[Foundation-l] Letter to the community on Controversial Content

Andreas Kolbe jayen466 at yahoo.com
Wed Oct 12 11:26:09 UTC 2011

> From:David Levy <lifeisunfair at gmail.com>

> Setting aside the matter of category tags, I disagree with the premise
> that the neutrality principle is inapplicable to display options.
> When an on-wiki gadget is used to selectively suppress material deemed
> "objectionable," that's a content issue (despite not affecting pages
> by default).

Again, I think you are being too philosophical, and lack pragmatism. 

We already have bad image lists like 


If you remain wedded to an abstract philosophical approach, such lists
are not neutral. But they answer a real need.

> > I see this as no different. I really wonder where this idea entered that
> > when it comes to text, reliable sources' judgment is sacrosanct, while when
> > it comes to illustrations, reliable sources' judgment is suspect, and editors'
> > judgment is better.

> Again, you're conflating separate issues.

> We consult reliable sources to obtain factual information and gauge
> the manner in which topics receive coverage.  It's quite true that the
> latter often reflects biases, but we seek to neutrally convey the 
> real-world balance (which _includes_ those biases).

> Conversely, we don't take on subjective views — no matter how
> widespread — as our own.  For example, if most mainstream media
> outlets publish the opinion that x is bad, we simply relay the fact
> that said information was published.  We don't adopt "x is bad" as
> *our* position.

I would invite you to think some more about this, and view it from a 
different angle. You said earlier, 

> > > A reputable publication might include textual documentation of a
> > > subject, omitting useful illustrations to avoid upsetting its readers.
> > > That's non-neutral.

You assume here that there is any kind of neutrality in Wikipedia that
is not defined by reliable sources.

There isn't. The very definition of neutrality in our projects is tied to 
the editorial judgment of reliable sources.

If I go along with your statement that reliable sources avoid upsetting 
their readers, why would we be more "neutral" by deciding to depart from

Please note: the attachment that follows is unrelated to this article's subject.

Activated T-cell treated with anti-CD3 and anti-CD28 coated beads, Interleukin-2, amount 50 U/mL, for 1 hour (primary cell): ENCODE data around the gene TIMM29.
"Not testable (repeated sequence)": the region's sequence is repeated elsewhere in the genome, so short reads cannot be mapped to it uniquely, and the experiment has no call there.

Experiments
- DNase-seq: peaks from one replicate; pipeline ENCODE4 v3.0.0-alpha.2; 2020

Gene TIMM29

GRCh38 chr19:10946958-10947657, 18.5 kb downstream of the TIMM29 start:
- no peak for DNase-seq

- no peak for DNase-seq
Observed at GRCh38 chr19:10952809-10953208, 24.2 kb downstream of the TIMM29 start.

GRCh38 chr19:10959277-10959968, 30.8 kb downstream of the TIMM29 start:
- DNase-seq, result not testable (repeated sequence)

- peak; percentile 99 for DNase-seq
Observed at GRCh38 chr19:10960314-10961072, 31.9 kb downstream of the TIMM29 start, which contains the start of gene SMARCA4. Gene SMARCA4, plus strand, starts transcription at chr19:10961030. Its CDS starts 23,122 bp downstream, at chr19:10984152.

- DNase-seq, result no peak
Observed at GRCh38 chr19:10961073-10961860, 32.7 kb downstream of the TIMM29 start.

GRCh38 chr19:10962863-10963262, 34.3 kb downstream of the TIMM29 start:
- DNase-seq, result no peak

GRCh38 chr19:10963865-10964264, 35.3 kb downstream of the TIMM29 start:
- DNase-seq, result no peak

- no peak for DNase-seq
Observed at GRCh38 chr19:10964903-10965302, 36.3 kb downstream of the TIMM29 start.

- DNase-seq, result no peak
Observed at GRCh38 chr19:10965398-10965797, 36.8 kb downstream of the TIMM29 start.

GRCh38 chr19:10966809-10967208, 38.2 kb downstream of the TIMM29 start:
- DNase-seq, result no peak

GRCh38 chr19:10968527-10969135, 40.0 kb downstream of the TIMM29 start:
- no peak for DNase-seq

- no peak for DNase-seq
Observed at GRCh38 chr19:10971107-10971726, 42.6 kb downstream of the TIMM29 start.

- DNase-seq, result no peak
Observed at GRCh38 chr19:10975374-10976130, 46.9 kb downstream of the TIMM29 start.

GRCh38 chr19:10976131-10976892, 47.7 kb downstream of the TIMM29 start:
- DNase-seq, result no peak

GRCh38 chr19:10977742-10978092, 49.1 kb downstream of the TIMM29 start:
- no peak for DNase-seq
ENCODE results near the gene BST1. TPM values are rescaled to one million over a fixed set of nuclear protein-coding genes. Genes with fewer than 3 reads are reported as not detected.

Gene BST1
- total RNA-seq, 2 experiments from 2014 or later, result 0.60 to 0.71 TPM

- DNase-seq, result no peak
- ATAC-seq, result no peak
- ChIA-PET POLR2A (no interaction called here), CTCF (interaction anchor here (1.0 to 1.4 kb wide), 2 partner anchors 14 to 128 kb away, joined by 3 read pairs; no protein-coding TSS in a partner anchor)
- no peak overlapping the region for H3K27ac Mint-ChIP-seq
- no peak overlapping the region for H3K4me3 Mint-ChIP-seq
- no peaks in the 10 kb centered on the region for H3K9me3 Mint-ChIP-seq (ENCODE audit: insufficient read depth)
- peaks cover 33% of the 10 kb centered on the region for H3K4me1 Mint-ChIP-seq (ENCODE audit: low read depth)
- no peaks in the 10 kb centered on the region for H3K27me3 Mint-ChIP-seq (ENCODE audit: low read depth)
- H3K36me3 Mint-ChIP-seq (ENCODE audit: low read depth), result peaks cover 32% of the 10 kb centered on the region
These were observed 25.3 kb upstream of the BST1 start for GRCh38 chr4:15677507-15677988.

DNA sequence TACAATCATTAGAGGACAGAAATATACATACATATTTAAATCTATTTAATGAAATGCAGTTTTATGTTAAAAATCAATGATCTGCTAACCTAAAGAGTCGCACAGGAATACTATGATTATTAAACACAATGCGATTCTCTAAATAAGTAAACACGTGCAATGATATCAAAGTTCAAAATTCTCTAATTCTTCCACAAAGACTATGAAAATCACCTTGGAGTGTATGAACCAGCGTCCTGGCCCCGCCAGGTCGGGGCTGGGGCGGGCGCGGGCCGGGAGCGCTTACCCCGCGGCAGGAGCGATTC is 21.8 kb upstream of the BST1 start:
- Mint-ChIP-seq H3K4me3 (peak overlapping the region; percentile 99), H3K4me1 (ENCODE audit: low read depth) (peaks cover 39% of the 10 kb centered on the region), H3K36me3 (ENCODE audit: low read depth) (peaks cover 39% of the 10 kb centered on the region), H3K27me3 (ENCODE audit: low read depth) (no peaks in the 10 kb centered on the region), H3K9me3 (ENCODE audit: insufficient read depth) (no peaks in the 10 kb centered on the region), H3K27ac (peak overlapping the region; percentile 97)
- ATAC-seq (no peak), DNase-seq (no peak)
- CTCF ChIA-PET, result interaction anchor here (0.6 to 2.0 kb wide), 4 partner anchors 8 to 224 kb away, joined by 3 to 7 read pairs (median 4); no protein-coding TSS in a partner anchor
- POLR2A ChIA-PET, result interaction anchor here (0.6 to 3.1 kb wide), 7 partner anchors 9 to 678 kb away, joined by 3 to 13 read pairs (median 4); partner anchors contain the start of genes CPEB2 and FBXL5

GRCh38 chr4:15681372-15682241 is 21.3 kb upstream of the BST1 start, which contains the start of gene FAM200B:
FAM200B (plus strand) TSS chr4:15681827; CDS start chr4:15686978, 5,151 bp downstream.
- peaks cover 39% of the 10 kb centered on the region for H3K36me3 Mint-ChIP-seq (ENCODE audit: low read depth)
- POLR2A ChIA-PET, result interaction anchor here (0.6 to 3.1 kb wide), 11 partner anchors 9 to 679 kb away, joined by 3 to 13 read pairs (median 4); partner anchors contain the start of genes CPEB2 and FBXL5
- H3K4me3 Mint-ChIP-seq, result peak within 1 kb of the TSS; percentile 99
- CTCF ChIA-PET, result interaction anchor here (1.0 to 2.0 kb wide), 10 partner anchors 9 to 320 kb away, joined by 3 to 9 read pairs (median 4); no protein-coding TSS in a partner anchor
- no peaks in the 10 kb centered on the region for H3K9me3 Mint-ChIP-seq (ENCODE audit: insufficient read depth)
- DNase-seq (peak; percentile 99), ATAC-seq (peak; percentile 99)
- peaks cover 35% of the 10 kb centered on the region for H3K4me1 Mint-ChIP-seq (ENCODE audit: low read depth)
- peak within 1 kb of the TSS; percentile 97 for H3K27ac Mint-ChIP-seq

reliable sources' judgment, and consciously upsetting our readers in a way
reliable sources do not? 

It seems to me we do not become more neutral by doing so, but are
implementing a clear bias – a departure from, as you put it, the "real-
world balance". And I think this is a fact. Wikipedia departs from 
reliable sources in its approach to illustration, and has a clear bias in
favour of showing offensive content that sets its editorial policy apart
from real-world publishing standards.

> Likewise, if most publications decide that it would be bad to publish
> illustrations alongside their coverage of a subject (on the basis that
> such images are likely to offend), we might address this determination
> via prose, but won't adopt it as *our* position.

That exact same argument could be made about text as well: 

"Likewise, if most publications decide that it would be bad to publish
that X is a scoundrel (on the basis that it would be likely to offend), we 
might address this determination via prose, but won't adopt it as *our* 

So then we would have articles saying, "No newspaper has reported
that X is a scoundrel, but he is, because –."

And then you can throw in NOTCENSORED for good measure as
a riposte to anyone wishing to delete such original research.

Seen from this perspective, your judgment that illustrations which 
reliable sources have not found "useful" for their readers should be 
"useful" for readers of Wikipedia is directly analogous to this kind of
original research.

In my view, our articles should show what a reliable educational 
source would show, no more and no less. Anything beyond that
should be left to a prominent Commons link.

That would be neutral.

> > Probably true, and I am beginning to wonder if the concern that censors
> > could abuse any filter infrastructure isn't somewhat overstated.

> I regard such concerns as valid, but other elements of the proposed
> setup strike me as significantly more problematic.

I regard them as valid too, and if it can be avoided I am all for it,
but the fact is that bad image lists and categories exist already, and those 
who would censor us do so already. We don't forbid cars because some
people drive drunk.


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